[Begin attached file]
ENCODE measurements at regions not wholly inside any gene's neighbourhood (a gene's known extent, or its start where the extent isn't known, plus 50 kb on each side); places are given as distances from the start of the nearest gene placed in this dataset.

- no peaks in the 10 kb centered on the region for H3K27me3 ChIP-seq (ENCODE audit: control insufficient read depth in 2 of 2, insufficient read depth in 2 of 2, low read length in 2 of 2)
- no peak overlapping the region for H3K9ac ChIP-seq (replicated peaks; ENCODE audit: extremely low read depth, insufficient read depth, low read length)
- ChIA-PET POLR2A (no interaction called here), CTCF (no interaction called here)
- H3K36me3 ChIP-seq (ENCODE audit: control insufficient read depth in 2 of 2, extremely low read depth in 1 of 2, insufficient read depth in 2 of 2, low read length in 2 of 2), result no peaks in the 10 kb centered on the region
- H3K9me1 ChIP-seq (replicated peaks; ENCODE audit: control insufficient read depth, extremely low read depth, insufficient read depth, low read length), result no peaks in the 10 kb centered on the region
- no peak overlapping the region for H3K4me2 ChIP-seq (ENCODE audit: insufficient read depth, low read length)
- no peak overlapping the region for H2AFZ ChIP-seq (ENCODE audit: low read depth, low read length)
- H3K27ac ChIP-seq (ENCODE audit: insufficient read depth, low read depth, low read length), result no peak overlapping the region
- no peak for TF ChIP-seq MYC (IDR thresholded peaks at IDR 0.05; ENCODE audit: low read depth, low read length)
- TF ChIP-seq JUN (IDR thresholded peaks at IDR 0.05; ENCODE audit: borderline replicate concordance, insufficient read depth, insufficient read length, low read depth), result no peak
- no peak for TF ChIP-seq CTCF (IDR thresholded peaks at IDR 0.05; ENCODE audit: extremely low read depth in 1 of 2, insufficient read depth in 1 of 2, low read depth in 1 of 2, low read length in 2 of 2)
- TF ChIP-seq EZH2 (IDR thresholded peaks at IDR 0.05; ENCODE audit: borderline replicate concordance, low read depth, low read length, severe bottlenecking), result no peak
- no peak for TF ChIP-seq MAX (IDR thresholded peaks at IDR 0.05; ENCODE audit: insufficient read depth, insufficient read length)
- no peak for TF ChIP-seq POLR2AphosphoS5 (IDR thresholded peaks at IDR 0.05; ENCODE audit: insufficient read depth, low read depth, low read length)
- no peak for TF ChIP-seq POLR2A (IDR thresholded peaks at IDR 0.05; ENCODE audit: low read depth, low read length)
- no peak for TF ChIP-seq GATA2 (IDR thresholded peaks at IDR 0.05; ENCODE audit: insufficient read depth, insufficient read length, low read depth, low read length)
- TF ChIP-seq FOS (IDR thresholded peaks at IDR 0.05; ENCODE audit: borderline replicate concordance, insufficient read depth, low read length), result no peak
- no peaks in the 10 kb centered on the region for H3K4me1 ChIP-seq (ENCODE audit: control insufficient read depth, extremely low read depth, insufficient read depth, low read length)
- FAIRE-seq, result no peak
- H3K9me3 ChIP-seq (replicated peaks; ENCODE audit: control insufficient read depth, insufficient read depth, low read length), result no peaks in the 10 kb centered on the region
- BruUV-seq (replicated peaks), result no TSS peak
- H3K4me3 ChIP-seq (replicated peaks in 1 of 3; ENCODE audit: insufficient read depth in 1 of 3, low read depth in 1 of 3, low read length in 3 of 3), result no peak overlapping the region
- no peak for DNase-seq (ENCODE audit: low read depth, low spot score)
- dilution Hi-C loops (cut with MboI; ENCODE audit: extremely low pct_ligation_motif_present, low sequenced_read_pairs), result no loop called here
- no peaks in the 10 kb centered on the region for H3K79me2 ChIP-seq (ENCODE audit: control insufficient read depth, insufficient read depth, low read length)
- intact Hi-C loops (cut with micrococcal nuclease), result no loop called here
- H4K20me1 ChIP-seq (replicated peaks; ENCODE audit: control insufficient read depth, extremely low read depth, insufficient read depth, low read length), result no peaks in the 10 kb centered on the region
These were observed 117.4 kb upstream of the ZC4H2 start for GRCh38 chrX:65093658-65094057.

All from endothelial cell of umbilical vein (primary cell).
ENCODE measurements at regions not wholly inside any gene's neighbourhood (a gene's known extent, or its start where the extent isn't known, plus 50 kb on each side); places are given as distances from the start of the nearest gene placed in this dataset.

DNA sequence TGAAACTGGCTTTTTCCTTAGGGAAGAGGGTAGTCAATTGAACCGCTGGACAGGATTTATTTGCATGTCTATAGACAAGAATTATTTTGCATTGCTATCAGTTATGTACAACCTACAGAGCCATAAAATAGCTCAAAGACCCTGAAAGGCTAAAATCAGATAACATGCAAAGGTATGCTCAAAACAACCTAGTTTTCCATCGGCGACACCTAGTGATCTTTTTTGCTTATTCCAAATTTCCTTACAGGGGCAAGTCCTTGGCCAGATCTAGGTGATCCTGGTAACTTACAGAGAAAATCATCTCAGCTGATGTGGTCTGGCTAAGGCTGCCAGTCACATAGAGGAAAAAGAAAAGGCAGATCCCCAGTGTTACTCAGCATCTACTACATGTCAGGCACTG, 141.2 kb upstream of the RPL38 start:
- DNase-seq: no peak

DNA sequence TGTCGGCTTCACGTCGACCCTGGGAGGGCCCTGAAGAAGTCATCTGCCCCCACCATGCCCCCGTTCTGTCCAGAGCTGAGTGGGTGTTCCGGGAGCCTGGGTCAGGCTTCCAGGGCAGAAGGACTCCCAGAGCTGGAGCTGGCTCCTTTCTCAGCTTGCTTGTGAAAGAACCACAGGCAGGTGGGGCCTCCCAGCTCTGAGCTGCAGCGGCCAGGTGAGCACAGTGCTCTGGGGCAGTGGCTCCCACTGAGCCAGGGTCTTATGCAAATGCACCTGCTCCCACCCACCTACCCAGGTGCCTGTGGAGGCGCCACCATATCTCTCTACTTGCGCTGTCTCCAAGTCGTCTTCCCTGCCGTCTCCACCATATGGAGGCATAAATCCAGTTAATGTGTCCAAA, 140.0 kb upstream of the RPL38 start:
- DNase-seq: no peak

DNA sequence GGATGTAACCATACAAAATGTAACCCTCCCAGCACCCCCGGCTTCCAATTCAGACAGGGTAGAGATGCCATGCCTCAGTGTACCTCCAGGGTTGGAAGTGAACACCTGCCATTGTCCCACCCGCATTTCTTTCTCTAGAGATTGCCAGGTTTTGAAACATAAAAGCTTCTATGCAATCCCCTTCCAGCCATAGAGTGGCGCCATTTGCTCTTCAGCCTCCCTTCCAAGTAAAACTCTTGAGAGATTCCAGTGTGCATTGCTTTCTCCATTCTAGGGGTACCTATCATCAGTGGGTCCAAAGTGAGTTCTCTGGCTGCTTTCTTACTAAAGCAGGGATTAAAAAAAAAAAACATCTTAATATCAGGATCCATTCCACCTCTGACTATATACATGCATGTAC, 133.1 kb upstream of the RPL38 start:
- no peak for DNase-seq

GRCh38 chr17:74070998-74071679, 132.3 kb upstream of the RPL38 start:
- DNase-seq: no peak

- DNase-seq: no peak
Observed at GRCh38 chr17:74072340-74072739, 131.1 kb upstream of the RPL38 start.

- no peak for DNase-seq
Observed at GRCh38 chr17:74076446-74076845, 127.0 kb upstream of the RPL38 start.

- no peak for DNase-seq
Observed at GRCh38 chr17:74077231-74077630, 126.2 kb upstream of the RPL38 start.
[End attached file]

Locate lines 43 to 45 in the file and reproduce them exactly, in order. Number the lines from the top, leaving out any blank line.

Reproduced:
Observed at GRCh38 chr17:74076446-74076845, 127.0 kb upstream of the RPL38 start.

- no peak for DNase-seq
Observed at GRCh38 chr17:74077231-74077630, 126.2 kb upstream of the RPL38 start.